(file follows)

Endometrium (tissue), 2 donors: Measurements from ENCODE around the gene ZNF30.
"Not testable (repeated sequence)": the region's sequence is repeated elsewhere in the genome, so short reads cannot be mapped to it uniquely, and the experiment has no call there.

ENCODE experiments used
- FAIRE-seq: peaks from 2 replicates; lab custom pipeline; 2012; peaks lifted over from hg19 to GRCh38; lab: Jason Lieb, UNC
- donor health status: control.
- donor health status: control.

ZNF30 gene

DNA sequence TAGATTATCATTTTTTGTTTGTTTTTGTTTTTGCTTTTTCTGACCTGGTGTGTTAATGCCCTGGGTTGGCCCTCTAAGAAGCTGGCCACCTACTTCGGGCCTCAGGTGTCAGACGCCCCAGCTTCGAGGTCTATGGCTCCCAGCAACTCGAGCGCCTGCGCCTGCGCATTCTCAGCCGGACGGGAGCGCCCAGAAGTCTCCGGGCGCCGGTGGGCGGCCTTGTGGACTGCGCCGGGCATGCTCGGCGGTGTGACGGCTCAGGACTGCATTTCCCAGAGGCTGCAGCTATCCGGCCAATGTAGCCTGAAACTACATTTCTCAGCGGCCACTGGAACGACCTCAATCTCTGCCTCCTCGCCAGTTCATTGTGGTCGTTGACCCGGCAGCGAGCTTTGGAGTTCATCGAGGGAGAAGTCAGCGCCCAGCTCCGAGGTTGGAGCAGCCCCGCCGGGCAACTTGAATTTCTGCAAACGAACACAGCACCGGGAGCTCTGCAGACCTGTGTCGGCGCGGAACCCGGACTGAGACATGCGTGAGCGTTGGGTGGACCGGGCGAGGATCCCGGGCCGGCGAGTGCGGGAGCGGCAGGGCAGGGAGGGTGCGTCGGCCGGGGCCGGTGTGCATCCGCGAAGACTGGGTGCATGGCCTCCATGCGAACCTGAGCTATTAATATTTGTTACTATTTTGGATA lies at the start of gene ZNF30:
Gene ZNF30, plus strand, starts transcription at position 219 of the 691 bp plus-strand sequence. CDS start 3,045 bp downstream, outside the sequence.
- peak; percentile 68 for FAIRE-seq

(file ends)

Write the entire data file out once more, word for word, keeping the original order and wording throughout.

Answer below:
Endometrium (tissue), 2 donors: Measurements from ENCODE around the gene ZNF30.
"Not testable (repeated sequence)": the region's sequence is repeated elsewhere in the genome, so short reads cannot be mapped to it uniquely, and the experiment has no call there.

ENCODE experiments used
- FAIRE-seq: peaks from 2 replicates; lab custom pipeline; 2012; peaks lifted over from hg19 to GRCh38; lab: Jason Lieb, UNC
- donor health status: control.
- donor health status: control.

ZNF30 gene

DNA sequence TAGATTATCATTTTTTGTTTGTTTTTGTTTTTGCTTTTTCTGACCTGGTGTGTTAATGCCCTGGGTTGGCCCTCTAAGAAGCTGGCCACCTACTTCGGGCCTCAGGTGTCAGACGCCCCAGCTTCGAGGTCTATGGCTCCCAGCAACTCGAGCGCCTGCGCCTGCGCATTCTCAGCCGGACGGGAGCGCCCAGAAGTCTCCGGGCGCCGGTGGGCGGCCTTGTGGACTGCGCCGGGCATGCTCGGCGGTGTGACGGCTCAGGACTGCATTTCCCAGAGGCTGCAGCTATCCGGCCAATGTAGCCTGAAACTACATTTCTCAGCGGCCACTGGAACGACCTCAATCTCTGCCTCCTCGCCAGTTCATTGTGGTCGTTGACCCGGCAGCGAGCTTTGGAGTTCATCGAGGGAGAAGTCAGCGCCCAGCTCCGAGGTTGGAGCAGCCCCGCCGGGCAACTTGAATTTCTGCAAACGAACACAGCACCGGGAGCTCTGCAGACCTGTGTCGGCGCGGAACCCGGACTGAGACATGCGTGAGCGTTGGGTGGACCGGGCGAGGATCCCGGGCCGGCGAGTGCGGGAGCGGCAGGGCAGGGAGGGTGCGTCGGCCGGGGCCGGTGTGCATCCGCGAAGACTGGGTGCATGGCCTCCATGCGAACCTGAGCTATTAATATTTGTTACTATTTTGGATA lies at the start of gene ZNF30:
Gene ZNF30, plus strand, starts transcription at position 219 of the 691 bp plus-strand sequence. CDS start 3,045 bp downstream, outside the sequence.
- peak; percentile 68 for FAIRE-seq